New report shares insights from three years of partnership for housing justice
When the reality of the pandemic came into focus in March 2020, our team called an emergency meeting.
We did not know the path forward, but we knew we could not wait for firm answers or perfect strategies to start taking action.
In times of crisis, the muscle memory of our routines serve us. For the Fund for an Inclusive California, that routine is acting from a place of deeply-rooted values and practices, listening to our partners in social movements and having the agility to do what is demanded of us in the moment.
We know that communities that have been the target of historic divestment and racist policies are the same ones hit hardest by the pandemic and its aftermath. The COVID-19 pandemic made visible and exacerbated the existing housing crisis in California.
As eviction moratoriums begin to expire, we will be faced with a wave of evictions and foreclosures unless bold action is taken. This is a moment of reckoning for philanthropy to set aside our notions of charity and ties to pre-set outcomes and act from a place of trust and solidarity, with a commitment to racial justice and transformative change.
We must support organizations who are accountable to their communities and that are holding elected officials accountable. We must double down on our efforts to support community-driven solutions that will work for communities to not only survive this pandemic but for a recovery that is just, reimagines systems and builds an equitable future where communities thrive.
The Fund for an Inclusive California focuses on investing in the leadership of communities directly affected by unjust and racist housing policies, so that they may harness their individual and collective power to ensure that all people regardless of income have a safe, healthy, affordable and stable place to call home.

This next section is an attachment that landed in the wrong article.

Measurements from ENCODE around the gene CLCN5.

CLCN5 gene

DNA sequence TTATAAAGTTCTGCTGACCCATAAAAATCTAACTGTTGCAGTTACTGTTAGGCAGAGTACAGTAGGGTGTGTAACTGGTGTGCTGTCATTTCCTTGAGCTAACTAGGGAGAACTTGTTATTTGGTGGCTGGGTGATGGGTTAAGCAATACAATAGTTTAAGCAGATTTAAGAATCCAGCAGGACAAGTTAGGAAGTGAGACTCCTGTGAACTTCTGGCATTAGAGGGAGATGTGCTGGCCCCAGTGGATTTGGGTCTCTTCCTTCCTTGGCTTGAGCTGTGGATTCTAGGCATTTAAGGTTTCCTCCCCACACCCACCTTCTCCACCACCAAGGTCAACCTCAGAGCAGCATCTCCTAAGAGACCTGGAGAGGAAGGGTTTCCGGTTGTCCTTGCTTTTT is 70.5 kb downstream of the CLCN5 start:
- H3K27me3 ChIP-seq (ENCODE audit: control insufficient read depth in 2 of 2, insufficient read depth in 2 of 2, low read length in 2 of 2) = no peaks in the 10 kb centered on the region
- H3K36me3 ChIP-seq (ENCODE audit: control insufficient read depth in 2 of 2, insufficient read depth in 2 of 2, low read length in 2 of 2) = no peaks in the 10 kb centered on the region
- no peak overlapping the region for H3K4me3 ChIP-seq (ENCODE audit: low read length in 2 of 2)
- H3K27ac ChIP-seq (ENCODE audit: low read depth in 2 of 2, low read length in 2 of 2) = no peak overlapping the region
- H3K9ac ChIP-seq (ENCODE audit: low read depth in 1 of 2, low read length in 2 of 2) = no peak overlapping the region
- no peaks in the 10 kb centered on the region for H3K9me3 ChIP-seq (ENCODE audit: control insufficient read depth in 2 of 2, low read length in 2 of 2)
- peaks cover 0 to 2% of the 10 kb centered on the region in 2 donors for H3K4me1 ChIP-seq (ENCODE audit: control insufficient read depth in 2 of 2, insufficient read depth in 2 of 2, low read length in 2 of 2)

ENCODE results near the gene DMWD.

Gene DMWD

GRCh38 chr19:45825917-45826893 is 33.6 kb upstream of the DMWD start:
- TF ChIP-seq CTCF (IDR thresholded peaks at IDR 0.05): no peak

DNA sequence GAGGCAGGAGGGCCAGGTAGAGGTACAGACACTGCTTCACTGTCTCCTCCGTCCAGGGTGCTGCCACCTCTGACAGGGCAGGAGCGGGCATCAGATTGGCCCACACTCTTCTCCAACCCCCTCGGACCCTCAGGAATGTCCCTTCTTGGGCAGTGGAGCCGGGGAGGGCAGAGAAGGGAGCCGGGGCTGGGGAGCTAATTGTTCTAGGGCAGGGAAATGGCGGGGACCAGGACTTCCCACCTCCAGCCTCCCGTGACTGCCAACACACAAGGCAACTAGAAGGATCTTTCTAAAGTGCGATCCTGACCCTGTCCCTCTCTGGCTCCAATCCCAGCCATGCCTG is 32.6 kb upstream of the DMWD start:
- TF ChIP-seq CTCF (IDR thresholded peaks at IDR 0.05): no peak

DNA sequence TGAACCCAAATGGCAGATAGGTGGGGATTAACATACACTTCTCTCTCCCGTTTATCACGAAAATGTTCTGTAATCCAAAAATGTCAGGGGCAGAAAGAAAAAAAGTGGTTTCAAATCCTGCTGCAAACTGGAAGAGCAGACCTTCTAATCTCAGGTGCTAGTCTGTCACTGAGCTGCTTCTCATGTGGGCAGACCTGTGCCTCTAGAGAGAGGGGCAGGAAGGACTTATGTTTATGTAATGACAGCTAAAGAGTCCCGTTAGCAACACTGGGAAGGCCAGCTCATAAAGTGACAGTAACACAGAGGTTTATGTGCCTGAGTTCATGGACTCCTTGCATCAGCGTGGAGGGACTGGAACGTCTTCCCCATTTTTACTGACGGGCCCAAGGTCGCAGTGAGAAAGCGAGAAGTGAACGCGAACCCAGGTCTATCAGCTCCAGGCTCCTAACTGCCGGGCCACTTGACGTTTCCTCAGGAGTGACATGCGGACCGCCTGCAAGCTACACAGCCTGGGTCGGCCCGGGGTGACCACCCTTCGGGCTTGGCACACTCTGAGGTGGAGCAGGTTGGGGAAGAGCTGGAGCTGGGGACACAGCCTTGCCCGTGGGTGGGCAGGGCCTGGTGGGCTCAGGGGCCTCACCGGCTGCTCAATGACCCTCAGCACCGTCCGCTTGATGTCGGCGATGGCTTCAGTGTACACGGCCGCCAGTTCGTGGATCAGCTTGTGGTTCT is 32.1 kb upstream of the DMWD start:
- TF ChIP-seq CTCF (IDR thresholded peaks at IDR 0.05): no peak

Their vision is to shift the current paradigm of housing as an extractive tool for investment in the financial market to housing recognized as a basic human need and human right. It is a vision where communities are stewards of the land they live on and determine how that land is used, not for profit, but for the well-being of the people that live there. It is envisioning a future where people of color, particularly Black and Indigenous people most harmed by systemic racism, can live and thrive in California. Our work is to align and mobilize resources to support this vision.
Over the last three years we have developed deep relationships and learned immeasurably from and with our organizing and funding partners. Through this work we have experienced humility in listening and knowing that our role in philanthropy is to show up as a partner, organize resources, to lift community voices and amplify the vision and demands of grassroots power-building organizations.
As more foundations step into supporting systems change and power-building strategies, it is imperative that as a sector we do our own work to shift power to communities, and continue to dismantle harmful philanthropic practices that perpetuate injustice. The recent influx of funder interest in power-building should not come with a boom of top-down philanthropic solutions that distract from the voices and priorities of people who are most impacted.
In this reflection report, we hope to share the insights we have gained through our partnerships and practice over the last three years. It marks the beginning of our journey as we move into the next phase of work, continuing our practices of elevating the leadership, strategies and solutions put forth by communities who bear the brunt of unjust housing policies.
This is a historic moment that calls for us to take bold action, leverage our resources towards systems change and invest to win. After all, we have a mandate from communities we partner with to use all points of leverage that we have in philanthropy to pursue transformative approaches that will achieve housing for all in California.
We are excited to join growing efforts that reimagine a world in which all communities, particularly those who have historically faced racism and discrimination, have the power to lead and experience joy, justice, equity and well-being in neighborhoods where they have access to an affordable, safe and stable place to call home.
In community and solidarity,
Director, Fund for an Inclusive California